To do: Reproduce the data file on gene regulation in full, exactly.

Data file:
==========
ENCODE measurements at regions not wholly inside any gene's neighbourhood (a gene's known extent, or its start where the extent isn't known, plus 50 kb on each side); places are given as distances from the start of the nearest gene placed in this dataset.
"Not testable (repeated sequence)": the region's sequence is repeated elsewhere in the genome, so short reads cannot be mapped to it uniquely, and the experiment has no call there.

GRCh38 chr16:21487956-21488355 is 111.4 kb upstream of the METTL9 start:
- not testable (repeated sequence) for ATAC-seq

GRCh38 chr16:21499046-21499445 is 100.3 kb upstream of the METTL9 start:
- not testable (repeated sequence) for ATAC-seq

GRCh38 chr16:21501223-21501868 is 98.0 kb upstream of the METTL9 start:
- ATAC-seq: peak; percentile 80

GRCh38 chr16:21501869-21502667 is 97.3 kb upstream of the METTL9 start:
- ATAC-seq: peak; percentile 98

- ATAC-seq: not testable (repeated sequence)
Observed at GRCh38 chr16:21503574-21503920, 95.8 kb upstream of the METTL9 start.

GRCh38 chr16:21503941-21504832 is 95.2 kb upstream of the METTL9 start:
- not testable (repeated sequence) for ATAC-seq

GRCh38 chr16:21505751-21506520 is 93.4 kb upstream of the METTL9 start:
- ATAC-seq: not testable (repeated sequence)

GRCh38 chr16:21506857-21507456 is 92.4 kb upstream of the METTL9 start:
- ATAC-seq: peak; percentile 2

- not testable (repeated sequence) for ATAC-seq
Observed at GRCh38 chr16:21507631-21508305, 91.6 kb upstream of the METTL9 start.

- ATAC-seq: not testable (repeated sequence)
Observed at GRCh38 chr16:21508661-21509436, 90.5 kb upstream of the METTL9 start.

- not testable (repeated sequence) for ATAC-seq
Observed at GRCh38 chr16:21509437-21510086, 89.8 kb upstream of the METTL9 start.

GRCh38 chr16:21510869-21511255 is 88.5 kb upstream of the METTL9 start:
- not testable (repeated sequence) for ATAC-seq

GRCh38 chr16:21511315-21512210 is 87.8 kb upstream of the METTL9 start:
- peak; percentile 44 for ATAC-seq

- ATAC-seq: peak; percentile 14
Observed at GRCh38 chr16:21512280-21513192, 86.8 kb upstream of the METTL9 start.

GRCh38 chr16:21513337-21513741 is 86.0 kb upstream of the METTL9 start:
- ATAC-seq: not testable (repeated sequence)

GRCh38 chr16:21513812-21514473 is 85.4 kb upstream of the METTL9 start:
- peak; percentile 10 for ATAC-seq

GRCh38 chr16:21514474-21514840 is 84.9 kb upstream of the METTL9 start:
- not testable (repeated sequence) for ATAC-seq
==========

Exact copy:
ENCODE measurements at regions not wholly inside any gene's neighbourhood (a gene's known extent, or its start where the extent isn't known, plus 50 kb on each side); places are given as distances from the start of the nearest gene placed in this dataset.
"Not testable (repeated sequence)": the region's sequence is repeated elsewhere in the genome, so short reads cannot be mapped to it uniquely, and the experiment has no call there.

GRCh38 chr16:21487956-21488355 is 111.4 kb upstream of the METTL9 start:
- not testable (repeated sequence) for ATAC-seq

GRCh38 chr16:21499046-21499445 is 100.3 kb upstream of the METTL9 start:
- not testable (repeated sequence) for ATAC-seq

GRCh38 chr16:21501223-21501868 is 98.0 kb upstream of the METTL9 start:
- ATAC-seq: peak; percentile 80

GRCh38 chr16:21501869-21502667 is 97.3 kb upstream of the METTL9 start:
- ATAC-seq: peak; percentile 98

- ATAC-seq: not testable (repeated sequence)
Observed at GRCh38 chr16:21503574-21503920, 95.8 kb upstream of the METTL9 start.

GRCh38 chr16:21503941-21504832 is 95.2 kb upstream of the METTL9 start:
- not testable (repeated sequence) for ATAC-seq

GRCh38 chr16:21505751-21506520 is 93.4 kb upstream of the METTL9 start:
- ATAC-seq: not testable (repeated sequence)

GRCh38 chr16:21506857-21507456 is 92.4 kb upstream of the METTL9 start:
- ATAC-seq: peak; percentile 2

- not testable (repeated sequence) for ATAC-seq
Observed at GRCh38 chr16:21507631-21508305, 91.6 kb upstream of the METTL9 start.

- ATAC-seq: not testable (repeated sequence)
Observed at GRCh38 chr16:21508661-21509436, 90.5 kb upstream of the METTL9 start.

- not testable (repeated sequence) for ATAC-seq
Observed at GRCh38 chr16:21509437-21510086, 89.8 kb upstream of the METTL9 start.

GRCh38 chr16:21510869-21511255 is 88.5 kb upstream of the METTL9 start:
- not testable (repeated sequence) for ATAC-seq

GRCh38 chr16:21511315-21512210 is 87.8 kb upstream of the METTL9 start:
- peak; percentile 44 for ATAC-seq

- ATAC-seq: peak; percentile 14
Observed at GRCh38 chr16:21512280-21513192, 86.8 kb upstream of the METTL9 start.

GRCh38 chr16:21513337-21513741 is 86.0 kb upstream of the METTL9 start:
- ATAC-seq: not testable (repeated sequence)

GRCh38 chr16:21513812-21514473 is 85.4 kb upstream of the METTL9 start:
- peak; percentile 10 for ATAC-seq

GRCh38 chr16:21514474-21514840 is 84.9 kb upstream of the METTL9 start:
- not testable (repeated sequence) for ATAC-seq